Here is a link to him in an interview with CBS discussing his love for British gospel hymns as a child attending a Presbyterian Church in Wales. Now, back at home in Wales, he is recording hymns, something that he said he always wanted to return to, even in the days when he used to sing with Elvis. Very interesting I think.

Whether or not he has been converted, (other than his song selections, he doesn't provide much of a testimony to that end) one thing is plain. His generation of singers is without excuse, just as Romans 1 puts it. He even acknowledges this clearly singing here -- "Nobody's Fault":

Off to worship now (or God will raise up the "Rocks")

Oh, also, I think we should pray for these men who are obviously convicted and troubled about their sin and need for God. Pray that the Prodigals would continue to hear The Gospel!! When we are truly convicted, we all need to hear clearly about what our great Savior, Jesus Christ, has done on our behalf and the great redemption that we now possess in Him. Pray that they repent and do not linger on their past. God bless.

Saturday, October 16, 2010

A Name Better Than Sons and Daughters!

John Piper's sermon for those who are "Single in Christ" discusses the biblical justification and historical-redemptive blessings promised to those who remain single (read or watch at Desiring God).

Scripture passage:
Isaiah 56:1-7

Thus says the Lord: “Keep justice, and do righteousness, for soon my salvation will come, and my deliverance be revealed. 2 Blessed is the man who does this, and the son of man who holds it fast, who keeps the Sabbath, not profaning it, and keeps his hand from doing any evil.” 3 Let not the foreigner who has joined himself to the Lord say, “The Lord will surely separate me from his people”; and let not the eunuch say, “Behold, I am a dry tree.” 4 For thus says the Lord: “To the eunuchs who keep my Sabbaths, who choose the things that please me and hold fast my covenant, 5 I will give in my house and within my walls a monument and a name better than sons and daughters; I will give them an everlasting name that shall not be cut off. 6 “And the foreigners who join themselves to the Lord, to minister to him, to love the name of the Lord, and to be his servants, everyone who keeps the Sabbath and does not profane it, and holds fast my covenant— 7 these I will bring to my holy mountain, and make them joyful in my house of prayer; their burnt offerings and their sacrifices will be accepted on my altar; for my house shall be called a house of prayer for all peoples.”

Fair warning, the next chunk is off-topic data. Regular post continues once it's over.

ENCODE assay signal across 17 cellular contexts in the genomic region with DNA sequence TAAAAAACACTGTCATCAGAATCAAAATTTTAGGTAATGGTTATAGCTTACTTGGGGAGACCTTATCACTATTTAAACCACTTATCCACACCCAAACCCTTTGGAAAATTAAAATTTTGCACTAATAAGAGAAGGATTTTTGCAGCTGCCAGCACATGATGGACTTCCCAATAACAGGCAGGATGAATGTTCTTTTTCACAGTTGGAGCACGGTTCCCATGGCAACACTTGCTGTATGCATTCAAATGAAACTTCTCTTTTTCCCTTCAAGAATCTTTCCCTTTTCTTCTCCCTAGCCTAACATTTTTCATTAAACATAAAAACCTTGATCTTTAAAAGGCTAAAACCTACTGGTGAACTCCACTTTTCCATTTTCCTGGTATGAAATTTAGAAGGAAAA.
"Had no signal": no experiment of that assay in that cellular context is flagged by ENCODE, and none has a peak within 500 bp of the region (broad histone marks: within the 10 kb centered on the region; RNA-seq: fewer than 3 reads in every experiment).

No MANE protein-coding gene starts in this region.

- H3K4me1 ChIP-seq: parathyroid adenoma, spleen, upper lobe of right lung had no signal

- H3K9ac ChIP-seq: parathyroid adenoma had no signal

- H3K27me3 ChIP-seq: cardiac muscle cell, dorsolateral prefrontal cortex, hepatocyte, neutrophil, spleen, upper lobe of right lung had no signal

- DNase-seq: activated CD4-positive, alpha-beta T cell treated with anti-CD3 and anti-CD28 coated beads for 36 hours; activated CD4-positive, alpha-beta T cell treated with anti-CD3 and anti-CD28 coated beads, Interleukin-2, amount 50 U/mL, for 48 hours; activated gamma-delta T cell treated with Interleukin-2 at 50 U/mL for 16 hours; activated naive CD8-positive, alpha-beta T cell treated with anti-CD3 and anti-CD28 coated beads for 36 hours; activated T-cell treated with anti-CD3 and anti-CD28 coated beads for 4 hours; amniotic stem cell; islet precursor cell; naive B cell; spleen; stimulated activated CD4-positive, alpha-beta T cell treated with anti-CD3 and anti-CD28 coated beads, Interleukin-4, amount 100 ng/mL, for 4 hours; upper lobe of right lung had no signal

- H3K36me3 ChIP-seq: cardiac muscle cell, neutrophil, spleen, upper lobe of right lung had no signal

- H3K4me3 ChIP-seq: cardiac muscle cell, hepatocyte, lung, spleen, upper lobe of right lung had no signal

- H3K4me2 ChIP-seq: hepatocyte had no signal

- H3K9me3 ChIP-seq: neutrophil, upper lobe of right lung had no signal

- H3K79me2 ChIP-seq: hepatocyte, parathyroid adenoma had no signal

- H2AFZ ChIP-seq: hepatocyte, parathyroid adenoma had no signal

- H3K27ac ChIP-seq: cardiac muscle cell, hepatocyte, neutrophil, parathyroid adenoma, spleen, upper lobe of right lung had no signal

Much of Piper's sermon was said to be attributed to research conducted by Barry Danylak for his book called, "Redeeming Singleness: How the Storyline of Scripture Affirms the Single Life” (Foreword by John Piper) " His excellent research is available here>>>

The Story Behind the Chilean Miners' Jesus T-Shirts

At CNN today: The Story Behind the Chilean Miners' Jesus T-Shirts
"The T-shirts were a gift from Campus Crusade for Christ Chile," Fiess said. "In the front you can read, 'Gracias Senor' – 'Thank you Lord.'"

On the back, Psalm 95:4: "In His hand are the depths of the earth, and the mountain peaks belong to Him.'"

On the sleeve: "The Jesus Film," which all of the miners got to watch in full via MP3s sent to them by Campus Crusade.
"Apparently, all the miners liked them (the t-shirts)," Fiess said. "It kind of solidified them."

Friday, October 15, 2010

The Gospel and The Christian

Jollyblogger posted an excellent article titled: "Is the gospel of any use to the Christian?" In it he shares a somewhat hypothetical discussion between himself and another Christian on the merits of desiring more quiet time with God. He challenges his subject (Bill) to a greater understanding of the gospel hope and promise he already possesses in Christ. It's a great piece that you should read, since I can't really do it justice in my summary.

Thursday, October 14, 2010

Bad Jobs

At Ivman's Blague Bad Jobs are highlighted. He's got images of some (funny)bad jobs that some people do when they don't put their all into their work. In addition, he offers some funny shots of people who have jobs that none of us would like, but they do them anyway.

Here's a sample:

His end quote: "Our tendency to want to work for Christ can surpass our desire to walk with Christ." — Dave Doran. Read more>>>

Friday, October 8, 2010

Africa and Anger, Spiritual Warfare and Mission

Ed Welch writes a very powerful article about spiritual warfare experiences that are so prevelant in places like Africa, where darkness, hatred, anger and jealousy are seen as clear sign posts of the demonic activity of the evil one. He goes on to share how the Kingdom of Christ continues to advance everywhere, shining the light of the gospel and redemption even in the midst of heavy spiritual warfare -- in the foreign lands of Africa, and in his counseling office back here in the states.

It does seem that we Americans are less tuned into the realities of the work of the evil one and his darkness in the spiritual warfare happening all around us. As Dr. Welch says, the influence of the rulers of darkness most often tend to manifest themselves in anger, hatred, jealousy, and division. When I find these ugly emotions broiling up inside, it is not only indicating the presence of an idolatrous heart (which it most certainly is that - just not exclusively that).